Below are DSWF’s positions on the trade in endangered species, as well as their parts and derivatives:

Artwork by Levi Hurst
David Shepherd Wildlife Foundation

Whilst we as an organisation are anti-trade, we accept that the issues in the conservation landscape are complex, and we ensure that we maintain communications and relationships with organisations who have a different position to ours on wider conservation issues.

This means that, in the name of conservation, our team is able to access information and have a deeper understanding of operations at all levels, which would otherwise be closed to us and which would therefore limit our overall understanding of issues on the ground.

DSWF operates in many countries which have different views on consumptive and sustainable use of wildlife products to the Foundation but that does not mean we simply shy away from the work being done at ground-based level for species survival.

These countries are often some of the most key conservation areas and landscapes. We ensure that we work within clear and transparent parameters with partners in countries with opposing views, without compromising our core values and objectives, and we report accordingly.

As an organisation funding projects in Africa and Asia, we feel strongly that we should always engage in dialogue with those who hold different views to ours, so as to best inform all aspects of our conservation work.

David Shepherd Wildlife Foundation

This allows us the capability of considering every eventuality and gives us a better understanding of the reality of what is happening both on the ground and at international policy level. Thereafter we work tirelessly to fight the war on wildlife crime.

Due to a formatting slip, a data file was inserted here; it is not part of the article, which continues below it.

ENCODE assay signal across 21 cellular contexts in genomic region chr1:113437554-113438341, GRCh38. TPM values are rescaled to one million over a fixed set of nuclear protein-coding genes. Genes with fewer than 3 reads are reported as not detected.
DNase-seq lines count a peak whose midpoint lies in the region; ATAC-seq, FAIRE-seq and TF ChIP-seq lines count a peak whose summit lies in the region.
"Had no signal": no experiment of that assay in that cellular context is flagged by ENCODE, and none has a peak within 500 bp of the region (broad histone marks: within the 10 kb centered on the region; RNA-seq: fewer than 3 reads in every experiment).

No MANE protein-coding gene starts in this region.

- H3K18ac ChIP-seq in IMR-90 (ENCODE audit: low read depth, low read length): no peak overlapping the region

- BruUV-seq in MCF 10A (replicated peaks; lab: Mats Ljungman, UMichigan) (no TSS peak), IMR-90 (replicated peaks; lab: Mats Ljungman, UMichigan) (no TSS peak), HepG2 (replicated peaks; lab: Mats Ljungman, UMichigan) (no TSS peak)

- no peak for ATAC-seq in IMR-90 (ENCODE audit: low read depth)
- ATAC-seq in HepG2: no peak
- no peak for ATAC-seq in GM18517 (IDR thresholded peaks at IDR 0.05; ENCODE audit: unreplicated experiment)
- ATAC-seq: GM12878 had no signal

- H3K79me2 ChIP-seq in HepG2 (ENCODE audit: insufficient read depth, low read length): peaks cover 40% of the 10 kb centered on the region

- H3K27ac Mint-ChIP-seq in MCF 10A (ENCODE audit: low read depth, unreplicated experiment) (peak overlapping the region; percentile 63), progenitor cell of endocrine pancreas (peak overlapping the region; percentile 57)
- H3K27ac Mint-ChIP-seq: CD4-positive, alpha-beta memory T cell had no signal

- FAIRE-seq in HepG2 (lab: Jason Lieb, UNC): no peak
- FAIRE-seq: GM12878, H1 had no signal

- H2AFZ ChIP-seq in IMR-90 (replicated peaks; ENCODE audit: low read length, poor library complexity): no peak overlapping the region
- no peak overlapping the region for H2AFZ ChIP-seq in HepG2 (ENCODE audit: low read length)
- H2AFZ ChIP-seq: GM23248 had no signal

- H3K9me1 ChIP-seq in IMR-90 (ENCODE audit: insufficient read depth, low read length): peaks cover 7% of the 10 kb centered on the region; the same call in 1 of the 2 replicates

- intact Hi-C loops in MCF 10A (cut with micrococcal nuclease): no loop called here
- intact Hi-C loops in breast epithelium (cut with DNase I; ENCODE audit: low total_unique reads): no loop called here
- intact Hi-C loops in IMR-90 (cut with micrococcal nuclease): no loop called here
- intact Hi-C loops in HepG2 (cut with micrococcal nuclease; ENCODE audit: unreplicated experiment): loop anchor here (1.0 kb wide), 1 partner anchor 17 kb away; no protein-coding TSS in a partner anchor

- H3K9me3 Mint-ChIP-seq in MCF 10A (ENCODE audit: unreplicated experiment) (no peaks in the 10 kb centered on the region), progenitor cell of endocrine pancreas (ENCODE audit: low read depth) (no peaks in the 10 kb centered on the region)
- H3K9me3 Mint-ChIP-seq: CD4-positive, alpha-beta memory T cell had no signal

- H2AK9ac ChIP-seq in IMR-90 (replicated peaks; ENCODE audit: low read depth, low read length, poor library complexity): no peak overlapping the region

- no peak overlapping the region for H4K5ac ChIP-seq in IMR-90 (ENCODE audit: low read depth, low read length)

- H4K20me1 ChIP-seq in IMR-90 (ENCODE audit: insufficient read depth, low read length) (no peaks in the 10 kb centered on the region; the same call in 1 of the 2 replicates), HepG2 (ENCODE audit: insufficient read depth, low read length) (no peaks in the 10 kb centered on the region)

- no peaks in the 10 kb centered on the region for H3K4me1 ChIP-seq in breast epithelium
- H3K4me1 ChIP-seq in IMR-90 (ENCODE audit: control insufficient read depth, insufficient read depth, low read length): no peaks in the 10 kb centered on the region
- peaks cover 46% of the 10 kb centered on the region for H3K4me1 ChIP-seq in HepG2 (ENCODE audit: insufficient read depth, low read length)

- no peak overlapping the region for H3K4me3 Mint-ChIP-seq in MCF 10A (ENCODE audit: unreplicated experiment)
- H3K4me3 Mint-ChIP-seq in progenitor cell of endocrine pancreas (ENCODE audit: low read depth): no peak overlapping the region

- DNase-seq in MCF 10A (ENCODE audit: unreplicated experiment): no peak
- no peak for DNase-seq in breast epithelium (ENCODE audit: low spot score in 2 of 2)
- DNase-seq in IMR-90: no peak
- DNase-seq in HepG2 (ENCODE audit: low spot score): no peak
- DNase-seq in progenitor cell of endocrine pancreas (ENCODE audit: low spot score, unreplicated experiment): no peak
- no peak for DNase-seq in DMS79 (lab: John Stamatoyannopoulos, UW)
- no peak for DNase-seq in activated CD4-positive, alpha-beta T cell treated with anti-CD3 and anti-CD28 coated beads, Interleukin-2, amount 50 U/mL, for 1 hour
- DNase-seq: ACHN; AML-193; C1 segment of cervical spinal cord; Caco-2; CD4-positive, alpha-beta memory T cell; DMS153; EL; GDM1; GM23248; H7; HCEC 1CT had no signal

Gareth Thomas

The illegal pangolin trade

The elusive pangolin is the most trafficked mammal in the world. Pangolins are sought after for their meat, scales and other body parts for use in traditional medicine markets in China and Vietnam. With all four species of Asian pangolins now listed as critically endangered, traffickers are turning their attention to Africa’s pangolins.

The illegal ivory trade

Every year, tens of thousands of elephants are slaughtered for their ivory at a brutal and unsustainable rate, driving this iconic species towards extinction.

Criminal syndicates and ivory dealers employ armed poachers to brutally kill and remove their tusks before feeding them into the illegal market.

Matt Armstrong-Ford
David Shepherd Wildlife Foundation
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David Shepherd Wildlife Foundation
International Wildlife Law & Policy
Wildlife Investigations

The illegal wildlife trade is a key driver of our current extinction crisis, particularly for species such as pangolin, rhino, tiger and elephant. Find out more about the type of investigation work that DSWF is funding.

David Shepherd Wildlife Foundation
Policy & Climate
David Shepherd Wildlife Foundation

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